Saturday, September 11, 2010

Building a Bond

We had some torrential rain this week, and about 9 inches fell at our house in two days. Once again people were lost crossing low water crossings, just like this February.

When it rains like that, a bucket kicked over, trees falling from the weight of rain, puddles formed in 2 minutes rain, I stay home.

Thursday I went out to the barn to take Mireya to ride Cody and only had a few minutes to spend with Smokey. So I did just a bit of ground work in the parking lot, nothing much. I was struck by how little we lost after so many days. I had thought that with a young horse there would be a quick drop every time.

Back in the paddock I was taking some hay to the far corner for the donkey who is getting the run around from the Andalusian Yeshio. I'm not a big Yeshio fan. He's beautiful, but a bit bratty having spent too many periods of his life getting trained, then being left to sit - over and over. He bites when the trainer bends him to her stirrup and is very high headed. So much so I wonder if its a breed trait. He's pushy and challenging on the ground. I move him away consistently and he's finally giving me space when I come in the paddock.

Hopefully he sells soon. I prefer my little herd of Lily, Smokey, and Pepe.

Anyway, Smokey follows me around the paddock as if we are still joined up. He snuffs at my elbow, stands behind me at just the right spot. I am trying to pay attention to my body language so much more after watching Chris Irwin and finding that it works magic. Communication feels clear, like a stream of water flowing through us.

Yesterday we rode, and again I was surprised. I worked in the round pen because I presumed it was necessary. But the join up was immediate and our work in the saddle was soft and controlled.

Of course *I* still need the warm up to get my balance, my center, my hands.

We headed out of the round pen over to the field to work on circles.

Our trot circles outside the round pen are not very good in the clockwise direction, he swings toward the barn every time. In the other direction we're much more consistent. We work until we are turning correctly, then move on. Someone told me too much circling is not good for a young horse's legs.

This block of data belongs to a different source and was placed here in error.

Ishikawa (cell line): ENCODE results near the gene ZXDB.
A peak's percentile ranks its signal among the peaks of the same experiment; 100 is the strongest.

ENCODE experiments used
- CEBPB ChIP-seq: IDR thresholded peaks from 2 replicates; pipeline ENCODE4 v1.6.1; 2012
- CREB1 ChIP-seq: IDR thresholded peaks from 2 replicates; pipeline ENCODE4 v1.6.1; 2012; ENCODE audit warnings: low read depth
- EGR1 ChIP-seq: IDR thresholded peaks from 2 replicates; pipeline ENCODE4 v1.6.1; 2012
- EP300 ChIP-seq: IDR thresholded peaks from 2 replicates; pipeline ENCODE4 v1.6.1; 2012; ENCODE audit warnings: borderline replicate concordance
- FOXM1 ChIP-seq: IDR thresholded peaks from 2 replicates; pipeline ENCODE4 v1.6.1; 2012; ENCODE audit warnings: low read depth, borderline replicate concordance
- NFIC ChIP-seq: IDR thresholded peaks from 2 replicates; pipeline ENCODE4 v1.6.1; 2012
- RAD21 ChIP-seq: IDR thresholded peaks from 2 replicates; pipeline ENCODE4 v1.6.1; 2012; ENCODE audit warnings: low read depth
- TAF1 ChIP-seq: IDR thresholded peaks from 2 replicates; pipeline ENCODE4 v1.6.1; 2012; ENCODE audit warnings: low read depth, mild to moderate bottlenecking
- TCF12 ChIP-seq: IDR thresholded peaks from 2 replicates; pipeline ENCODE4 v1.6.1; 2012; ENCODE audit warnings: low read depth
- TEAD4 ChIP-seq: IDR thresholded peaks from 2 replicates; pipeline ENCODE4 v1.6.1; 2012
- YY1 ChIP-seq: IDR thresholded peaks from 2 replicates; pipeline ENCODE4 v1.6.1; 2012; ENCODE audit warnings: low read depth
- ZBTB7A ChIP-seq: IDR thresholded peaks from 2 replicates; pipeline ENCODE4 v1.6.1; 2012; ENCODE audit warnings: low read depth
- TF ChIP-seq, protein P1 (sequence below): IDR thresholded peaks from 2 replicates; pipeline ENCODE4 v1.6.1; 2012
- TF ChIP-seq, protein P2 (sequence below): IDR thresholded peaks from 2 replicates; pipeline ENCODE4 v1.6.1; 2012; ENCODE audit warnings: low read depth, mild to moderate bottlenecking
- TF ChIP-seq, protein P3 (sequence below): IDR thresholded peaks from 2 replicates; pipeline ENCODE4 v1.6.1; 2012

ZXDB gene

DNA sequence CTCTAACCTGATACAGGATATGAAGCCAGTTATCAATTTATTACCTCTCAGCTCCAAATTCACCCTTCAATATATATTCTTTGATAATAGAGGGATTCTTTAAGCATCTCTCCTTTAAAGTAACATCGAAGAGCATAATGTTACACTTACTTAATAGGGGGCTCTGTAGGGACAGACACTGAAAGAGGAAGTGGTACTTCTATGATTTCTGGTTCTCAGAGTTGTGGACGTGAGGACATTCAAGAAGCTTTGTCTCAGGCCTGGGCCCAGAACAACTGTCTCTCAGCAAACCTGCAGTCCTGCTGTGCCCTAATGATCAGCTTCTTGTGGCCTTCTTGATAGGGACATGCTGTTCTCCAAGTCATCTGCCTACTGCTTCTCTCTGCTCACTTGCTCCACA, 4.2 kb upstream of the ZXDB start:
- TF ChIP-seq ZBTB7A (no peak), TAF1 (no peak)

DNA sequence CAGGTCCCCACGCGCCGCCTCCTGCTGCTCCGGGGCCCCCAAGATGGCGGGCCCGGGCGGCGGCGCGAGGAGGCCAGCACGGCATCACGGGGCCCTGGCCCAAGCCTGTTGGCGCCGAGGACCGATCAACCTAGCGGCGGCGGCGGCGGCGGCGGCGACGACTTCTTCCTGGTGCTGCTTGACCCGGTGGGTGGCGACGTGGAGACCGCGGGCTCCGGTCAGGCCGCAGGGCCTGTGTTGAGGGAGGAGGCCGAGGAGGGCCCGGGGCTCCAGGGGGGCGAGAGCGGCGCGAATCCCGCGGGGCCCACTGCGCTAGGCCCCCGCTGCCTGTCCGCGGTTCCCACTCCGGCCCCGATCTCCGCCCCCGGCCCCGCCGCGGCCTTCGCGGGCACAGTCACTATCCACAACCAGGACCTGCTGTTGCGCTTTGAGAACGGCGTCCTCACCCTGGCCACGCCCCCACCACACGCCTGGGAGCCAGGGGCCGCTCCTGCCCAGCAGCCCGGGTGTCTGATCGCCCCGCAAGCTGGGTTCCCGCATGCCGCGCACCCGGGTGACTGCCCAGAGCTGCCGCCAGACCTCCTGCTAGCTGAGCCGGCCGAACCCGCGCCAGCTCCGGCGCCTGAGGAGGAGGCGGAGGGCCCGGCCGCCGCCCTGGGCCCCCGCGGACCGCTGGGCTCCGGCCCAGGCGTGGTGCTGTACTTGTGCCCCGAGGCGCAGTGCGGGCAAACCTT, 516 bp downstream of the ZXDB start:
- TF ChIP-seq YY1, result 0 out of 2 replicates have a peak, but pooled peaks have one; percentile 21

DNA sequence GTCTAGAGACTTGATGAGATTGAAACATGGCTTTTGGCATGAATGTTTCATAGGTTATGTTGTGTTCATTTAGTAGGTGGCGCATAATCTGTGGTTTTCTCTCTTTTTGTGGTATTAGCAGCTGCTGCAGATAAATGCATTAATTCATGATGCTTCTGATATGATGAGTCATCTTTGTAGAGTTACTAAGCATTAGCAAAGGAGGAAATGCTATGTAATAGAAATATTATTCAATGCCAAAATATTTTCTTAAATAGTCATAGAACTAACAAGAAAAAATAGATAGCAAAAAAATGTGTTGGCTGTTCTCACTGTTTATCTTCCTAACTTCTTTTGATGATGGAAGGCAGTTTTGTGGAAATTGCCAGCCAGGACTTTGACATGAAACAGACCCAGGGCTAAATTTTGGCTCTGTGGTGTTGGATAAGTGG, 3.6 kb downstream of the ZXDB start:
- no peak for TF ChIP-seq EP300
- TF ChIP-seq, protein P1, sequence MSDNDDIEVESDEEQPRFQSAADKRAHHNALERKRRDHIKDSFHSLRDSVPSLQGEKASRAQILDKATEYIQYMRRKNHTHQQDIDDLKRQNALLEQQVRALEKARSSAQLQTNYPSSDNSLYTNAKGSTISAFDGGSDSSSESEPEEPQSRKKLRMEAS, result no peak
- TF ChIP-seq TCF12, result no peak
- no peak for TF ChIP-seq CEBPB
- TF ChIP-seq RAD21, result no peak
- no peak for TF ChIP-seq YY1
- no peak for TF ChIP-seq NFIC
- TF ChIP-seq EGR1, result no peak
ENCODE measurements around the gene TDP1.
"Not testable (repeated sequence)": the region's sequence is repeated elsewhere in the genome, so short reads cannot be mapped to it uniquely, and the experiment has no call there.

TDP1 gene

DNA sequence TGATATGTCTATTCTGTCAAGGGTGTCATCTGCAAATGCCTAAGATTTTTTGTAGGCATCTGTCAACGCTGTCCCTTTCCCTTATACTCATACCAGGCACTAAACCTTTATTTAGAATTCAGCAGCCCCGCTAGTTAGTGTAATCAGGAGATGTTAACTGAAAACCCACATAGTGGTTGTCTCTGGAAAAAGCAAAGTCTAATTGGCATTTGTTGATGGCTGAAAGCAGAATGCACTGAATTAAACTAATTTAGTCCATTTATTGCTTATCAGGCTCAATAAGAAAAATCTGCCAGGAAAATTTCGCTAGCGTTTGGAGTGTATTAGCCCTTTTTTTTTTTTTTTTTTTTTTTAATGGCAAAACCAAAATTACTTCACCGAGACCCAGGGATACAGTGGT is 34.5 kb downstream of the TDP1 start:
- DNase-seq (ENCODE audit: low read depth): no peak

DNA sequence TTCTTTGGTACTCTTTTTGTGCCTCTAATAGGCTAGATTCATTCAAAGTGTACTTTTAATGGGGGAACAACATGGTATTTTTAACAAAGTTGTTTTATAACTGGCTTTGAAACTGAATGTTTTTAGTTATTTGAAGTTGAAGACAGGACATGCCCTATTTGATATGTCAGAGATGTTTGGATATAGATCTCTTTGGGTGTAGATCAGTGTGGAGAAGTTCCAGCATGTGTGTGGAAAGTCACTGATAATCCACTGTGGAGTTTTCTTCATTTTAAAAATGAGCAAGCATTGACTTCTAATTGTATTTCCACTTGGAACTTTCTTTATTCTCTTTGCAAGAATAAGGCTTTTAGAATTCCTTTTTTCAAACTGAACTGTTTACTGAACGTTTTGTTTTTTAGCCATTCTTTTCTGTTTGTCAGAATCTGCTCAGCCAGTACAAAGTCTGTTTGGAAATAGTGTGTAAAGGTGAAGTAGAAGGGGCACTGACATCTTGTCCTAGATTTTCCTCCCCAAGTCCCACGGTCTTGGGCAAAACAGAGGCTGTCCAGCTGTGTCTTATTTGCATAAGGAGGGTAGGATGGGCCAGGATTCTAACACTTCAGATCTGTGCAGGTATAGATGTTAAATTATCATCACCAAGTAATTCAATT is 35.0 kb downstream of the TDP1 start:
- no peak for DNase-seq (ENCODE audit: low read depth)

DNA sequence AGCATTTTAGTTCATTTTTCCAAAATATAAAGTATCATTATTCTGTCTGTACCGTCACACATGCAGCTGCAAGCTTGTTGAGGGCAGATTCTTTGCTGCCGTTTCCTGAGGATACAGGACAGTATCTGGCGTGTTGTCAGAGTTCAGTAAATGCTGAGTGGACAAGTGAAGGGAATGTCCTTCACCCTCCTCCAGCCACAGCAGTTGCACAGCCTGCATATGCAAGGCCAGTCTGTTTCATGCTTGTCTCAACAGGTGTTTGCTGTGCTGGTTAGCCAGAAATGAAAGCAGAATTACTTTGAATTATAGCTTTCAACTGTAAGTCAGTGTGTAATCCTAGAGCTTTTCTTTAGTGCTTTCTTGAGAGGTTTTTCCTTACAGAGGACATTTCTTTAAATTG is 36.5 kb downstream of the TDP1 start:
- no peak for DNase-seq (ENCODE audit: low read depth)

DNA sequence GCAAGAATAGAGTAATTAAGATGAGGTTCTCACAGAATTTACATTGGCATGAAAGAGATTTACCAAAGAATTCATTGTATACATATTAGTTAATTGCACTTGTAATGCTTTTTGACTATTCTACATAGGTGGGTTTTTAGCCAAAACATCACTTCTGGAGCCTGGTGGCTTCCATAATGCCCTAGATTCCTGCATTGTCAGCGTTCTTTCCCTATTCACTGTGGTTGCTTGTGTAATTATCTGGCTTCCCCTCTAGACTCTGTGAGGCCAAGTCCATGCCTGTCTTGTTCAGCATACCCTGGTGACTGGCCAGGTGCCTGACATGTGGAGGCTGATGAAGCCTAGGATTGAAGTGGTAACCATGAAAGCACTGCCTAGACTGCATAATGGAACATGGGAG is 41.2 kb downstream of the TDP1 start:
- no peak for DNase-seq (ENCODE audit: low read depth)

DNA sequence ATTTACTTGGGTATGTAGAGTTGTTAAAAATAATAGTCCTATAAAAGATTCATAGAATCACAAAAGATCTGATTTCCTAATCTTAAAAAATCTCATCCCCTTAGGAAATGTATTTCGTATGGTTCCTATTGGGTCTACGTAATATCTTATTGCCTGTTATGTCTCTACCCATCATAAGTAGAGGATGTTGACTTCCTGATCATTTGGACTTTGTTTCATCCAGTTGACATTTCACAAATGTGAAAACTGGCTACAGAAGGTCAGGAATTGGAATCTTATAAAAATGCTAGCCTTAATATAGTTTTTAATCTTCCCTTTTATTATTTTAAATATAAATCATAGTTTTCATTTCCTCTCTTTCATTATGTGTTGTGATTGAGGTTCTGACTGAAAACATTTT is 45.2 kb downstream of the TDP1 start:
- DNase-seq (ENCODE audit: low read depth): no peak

We did a little trail work, we are no longer brushing too close to trees, Smokey and I have worked out a grazing cue that's starting to sink in (the "graze" cue works, the "don't graze" cue is a little less effective. lol).

Then back to the round pen to pick up our rope halter, dismounting from the off side for practice, and walk back for a wash down.

It's wonderful to be in this place, to feel so good, to feel the trust, to know this horse and begin to understand his idiosyncrasies. Having a new horse has been nerve wracking for me in the past, this time there were little moments of that, but they faded quickly. Maybe because I feel I know him, maybe because I have more support this time around.

Maybe I just know more and have regained some confidence. Whatever the reason, I glad to be in this place.

7 comments:

Jeni said...

It's a happy place isn't it !

Kate said...

Very nice - that feels so good.

Fantastyk Voyager said...

The good thing about working with horses is that it is like reading a book. They usually pick up right where you left off.

I'd like to see a photo of Yeshio. I do like Andalusians. I believe it is in the breeding to carry the head high and tucked.

Jessica said...

That sounds like a nice place--soft and confident. Good for you both!

Sounds like Yashio is defensive and you're probably right about the reasons why. Yo-yo training is probably as effective as yo-yo dieting. Poor guy.

Laughing Orca Ranch said...

You've come a long way Baby!
You deserve this beautiful relationship with your new boy. Enjoy!


~Lisa

aurora said...

Glad you are in the right place, it's priceless! As far as the Andalusian, conformation may be a factor - but it sounds like handling is the culprit.

Trailrider said...

I think you know more. Your experiences are adding to your knowledge, and little things that used to throw you off, you now recognize and are able to work through.